The thing is, she's not that horse anymore- but I've been treating her like she is. I've been letting her get away with what seemed to me like little things that added up to something big. Like walking off without my direction and swinging her hindquarters around instead of halting square. It took an outsider looking at the situation to say to me, "you've got a submission problem."
That totally blew my mind.
But she was absolutely right. I have not stepped up expectations with Gwen's progress, I've still been walking on eggshells around her for fear that if I ruffle her feathers she'll blow up like that wild thing she used to be. The thing is, by NOT laying down the line I've been making it more likely that's what she'll do.
It was pointed out to me that since she's a flighty, nervous animal who is incredibly insecure, she needs me to be in charge to feel safe. But because she's a mare, she'll test me. If she steps over the line and I don't step up, she'll get nervous, and then she'll get scared, and then she'll be gone.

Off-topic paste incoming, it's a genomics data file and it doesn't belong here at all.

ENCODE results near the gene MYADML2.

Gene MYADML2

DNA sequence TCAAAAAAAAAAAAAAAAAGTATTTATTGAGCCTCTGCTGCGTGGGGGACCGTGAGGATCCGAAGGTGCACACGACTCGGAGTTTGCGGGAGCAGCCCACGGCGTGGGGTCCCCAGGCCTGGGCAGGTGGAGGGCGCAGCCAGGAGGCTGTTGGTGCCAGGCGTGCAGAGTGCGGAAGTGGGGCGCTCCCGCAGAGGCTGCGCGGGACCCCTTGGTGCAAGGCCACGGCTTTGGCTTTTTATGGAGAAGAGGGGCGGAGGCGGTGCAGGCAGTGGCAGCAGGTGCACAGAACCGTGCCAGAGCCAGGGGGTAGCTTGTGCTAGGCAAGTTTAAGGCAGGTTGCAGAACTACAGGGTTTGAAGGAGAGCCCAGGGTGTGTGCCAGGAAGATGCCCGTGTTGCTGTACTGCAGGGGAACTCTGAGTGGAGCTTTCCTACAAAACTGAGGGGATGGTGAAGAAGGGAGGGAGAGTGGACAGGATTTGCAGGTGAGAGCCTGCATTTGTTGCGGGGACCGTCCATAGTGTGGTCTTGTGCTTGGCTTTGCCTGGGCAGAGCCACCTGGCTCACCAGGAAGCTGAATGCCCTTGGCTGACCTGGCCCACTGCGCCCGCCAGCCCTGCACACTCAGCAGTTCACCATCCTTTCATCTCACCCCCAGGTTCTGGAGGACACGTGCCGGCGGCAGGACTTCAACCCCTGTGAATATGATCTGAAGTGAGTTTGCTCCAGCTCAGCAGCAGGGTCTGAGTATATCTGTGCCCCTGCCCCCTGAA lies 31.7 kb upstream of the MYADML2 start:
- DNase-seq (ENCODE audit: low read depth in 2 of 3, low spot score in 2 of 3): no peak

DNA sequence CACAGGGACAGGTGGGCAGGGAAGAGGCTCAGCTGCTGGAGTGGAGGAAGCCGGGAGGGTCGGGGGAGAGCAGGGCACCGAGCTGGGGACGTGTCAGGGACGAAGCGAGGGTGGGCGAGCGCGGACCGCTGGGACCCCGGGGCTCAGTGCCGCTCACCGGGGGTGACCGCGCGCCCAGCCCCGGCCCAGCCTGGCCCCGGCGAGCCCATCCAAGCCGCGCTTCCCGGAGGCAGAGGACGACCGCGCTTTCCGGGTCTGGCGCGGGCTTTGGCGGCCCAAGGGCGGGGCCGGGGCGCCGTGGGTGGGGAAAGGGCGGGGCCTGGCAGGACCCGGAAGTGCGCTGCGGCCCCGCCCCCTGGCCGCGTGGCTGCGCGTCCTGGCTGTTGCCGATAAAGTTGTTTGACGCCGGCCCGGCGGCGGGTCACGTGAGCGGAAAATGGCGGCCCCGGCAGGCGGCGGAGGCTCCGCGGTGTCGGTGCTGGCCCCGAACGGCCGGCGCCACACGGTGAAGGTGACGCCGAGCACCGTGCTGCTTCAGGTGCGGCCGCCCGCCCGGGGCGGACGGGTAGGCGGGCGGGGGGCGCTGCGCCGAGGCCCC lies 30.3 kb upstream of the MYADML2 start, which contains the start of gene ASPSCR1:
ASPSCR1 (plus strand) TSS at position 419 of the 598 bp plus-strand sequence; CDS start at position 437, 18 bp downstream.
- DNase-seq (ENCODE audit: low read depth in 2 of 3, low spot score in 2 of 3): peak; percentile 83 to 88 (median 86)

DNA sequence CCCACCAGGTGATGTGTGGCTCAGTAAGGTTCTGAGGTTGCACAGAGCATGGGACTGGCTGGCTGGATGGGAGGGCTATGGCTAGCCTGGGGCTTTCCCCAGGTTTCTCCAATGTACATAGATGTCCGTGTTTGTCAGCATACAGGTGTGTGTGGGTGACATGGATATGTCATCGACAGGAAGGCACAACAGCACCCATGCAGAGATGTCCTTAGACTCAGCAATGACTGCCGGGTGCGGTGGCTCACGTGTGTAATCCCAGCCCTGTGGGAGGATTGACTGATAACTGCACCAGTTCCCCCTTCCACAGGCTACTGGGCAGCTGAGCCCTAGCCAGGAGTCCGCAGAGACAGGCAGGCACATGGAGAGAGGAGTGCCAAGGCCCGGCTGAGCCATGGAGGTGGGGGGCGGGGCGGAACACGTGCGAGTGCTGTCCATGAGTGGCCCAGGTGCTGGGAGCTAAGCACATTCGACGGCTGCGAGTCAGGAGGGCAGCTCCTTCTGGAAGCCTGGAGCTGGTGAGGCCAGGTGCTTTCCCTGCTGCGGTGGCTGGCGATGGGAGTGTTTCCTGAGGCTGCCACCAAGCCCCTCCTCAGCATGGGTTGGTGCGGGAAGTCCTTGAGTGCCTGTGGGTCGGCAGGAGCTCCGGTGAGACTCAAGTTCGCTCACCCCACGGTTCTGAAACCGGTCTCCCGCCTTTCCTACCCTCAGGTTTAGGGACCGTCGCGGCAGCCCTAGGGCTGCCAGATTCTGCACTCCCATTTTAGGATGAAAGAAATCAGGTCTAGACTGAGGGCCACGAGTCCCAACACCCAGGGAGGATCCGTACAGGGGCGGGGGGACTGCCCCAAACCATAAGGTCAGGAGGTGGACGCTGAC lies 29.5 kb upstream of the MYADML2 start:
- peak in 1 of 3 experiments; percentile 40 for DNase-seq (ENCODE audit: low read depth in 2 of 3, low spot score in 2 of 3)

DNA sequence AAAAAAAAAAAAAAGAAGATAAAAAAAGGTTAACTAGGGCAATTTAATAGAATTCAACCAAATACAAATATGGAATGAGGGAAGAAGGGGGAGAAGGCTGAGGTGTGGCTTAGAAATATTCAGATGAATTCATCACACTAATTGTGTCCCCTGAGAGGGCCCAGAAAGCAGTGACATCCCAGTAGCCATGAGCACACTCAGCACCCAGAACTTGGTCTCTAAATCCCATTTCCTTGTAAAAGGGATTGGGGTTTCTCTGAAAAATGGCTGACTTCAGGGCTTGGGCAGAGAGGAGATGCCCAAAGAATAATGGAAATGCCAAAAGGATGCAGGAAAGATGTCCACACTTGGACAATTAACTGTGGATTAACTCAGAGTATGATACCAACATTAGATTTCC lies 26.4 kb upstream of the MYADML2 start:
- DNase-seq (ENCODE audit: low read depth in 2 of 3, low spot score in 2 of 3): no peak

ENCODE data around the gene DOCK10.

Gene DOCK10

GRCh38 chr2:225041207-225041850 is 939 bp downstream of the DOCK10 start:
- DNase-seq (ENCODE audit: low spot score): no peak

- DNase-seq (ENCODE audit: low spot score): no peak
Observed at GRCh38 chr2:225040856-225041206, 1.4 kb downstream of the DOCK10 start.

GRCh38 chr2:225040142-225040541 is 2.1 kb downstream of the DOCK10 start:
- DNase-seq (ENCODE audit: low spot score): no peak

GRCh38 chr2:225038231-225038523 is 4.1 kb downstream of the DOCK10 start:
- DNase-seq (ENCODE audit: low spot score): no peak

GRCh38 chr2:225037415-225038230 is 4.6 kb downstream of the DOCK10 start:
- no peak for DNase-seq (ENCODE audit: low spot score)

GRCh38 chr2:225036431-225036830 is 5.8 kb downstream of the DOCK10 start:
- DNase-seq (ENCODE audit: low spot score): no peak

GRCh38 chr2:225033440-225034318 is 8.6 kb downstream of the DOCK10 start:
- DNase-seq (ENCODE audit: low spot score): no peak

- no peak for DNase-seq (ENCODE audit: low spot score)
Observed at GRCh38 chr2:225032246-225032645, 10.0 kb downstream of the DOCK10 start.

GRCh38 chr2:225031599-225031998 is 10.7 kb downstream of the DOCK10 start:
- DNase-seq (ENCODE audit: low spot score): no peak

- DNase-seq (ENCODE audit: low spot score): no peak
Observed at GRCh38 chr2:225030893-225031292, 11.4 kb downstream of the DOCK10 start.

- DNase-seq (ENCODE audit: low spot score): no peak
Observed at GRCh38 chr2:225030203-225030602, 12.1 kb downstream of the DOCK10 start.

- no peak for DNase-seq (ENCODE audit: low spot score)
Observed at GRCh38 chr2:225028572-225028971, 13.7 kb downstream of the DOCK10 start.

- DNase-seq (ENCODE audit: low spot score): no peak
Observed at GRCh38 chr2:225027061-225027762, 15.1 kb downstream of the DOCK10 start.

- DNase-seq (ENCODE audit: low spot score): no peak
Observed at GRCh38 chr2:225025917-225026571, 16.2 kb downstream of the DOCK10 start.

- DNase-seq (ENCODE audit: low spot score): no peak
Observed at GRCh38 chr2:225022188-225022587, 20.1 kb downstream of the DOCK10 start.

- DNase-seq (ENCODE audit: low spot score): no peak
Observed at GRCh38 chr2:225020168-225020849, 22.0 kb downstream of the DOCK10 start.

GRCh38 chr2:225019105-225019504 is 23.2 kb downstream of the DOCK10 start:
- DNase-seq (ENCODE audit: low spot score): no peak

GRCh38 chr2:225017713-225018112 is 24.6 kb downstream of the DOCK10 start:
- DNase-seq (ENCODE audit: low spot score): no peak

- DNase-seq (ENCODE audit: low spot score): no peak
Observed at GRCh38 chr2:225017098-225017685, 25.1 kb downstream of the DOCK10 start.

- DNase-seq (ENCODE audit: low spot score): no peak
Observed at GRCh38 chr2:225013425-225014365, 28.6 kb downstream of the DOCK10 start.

Of course laying down the law doesn't mean I have to get nasty or aggressive with her, I just need to correct her when she makes a decision without me. If she takes a step I don't ask for, I need to put her back. If I'm riding and she tries to fixate on something, I need to move her body so she can't. I need to ask her for more, lots more, to keep her busy and to keep her mind from wandering. A Gwen that has her mind on me is not a Gwen that's spooking and bolting across the countryside. That's the Gwen I want.
It's time for me to help my baby girl grow up.
|I've been too busy to take any photos of the Quarters lately, so enjoy this dandelion instead.|